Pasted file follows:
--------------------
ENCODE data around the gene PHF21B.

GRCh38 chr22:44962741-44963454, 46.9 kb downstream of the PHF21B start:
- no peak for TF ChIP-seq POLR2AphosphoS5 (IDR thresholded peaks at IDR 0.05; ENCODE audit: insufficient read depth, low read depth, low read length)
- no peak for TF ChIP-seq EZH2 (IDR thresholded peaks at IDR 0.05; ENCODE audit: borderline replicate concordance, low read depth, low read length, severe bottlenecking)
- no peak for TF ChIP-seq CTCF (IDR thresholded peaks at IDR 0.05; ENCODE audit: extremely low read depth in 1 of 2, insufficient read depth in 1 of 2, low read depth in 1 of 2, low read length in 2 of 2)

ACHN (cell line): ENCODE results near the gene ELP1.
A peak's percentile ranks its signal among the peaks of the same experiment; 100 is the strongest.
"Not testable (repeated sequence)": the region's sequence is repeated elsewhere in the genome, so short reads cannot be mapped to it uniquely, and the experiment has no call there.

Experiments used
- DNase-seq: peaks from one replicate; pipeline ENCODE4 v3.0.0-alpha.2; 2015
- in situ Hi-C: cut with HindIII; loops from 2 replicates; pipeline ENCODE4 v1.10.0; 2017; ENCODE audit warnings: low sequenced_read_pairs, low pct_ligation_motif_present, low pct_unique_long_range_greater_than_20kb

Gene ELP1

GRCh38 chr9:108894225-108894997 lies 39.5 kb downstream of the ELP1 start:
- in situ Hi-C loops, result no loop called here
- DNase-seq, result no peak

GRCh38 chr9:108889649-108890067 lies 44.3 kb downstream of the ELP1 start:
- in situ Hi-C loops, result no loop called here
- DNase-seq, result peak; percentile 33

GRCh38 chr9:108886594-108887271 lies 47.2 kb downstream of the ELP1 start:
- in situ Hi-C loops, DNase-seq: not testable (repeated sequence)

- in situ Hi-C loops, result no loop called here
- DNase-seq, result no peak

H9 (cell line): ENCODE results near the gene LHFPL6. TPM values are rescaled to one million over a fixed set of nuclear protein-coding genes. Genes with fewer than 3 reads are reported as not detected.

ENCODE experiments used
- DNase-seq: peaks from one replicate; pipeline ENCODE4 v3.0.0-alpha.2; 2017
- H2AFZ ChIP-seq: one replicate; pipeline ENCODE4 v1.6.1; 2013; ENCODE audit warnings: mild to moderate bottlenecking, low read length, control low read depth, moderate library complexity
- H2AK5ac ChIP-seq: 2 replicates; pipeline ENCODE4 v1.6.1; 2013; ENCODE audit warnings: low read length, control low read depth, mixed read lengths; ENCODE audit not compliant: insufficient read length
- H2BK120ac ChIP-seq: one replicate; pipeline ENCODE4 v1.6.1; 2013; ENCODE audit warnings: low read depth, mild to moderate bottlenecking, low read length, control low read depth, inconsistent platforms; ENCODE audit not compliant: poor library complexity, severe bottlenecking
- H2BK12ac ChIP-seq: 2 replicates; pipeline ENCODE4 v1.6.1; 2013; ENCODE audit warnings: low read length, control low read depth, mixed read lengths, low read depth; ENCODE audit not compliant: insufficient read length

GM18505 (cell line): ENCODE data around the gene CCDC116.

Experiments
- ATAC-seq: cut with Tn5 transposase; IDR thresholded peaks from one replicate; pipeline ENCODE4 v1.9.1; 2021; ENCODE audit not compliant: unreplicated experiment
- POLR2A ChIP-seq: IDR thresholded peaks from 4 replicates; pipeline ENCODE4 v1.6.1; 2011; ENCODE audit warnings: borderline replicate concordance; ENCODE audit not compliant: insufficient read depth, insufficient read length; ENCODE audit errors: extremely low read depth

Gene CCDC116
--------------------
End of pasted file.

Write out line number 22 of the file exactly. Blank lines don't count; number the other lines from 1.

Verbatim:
- DNase-seq, result no peak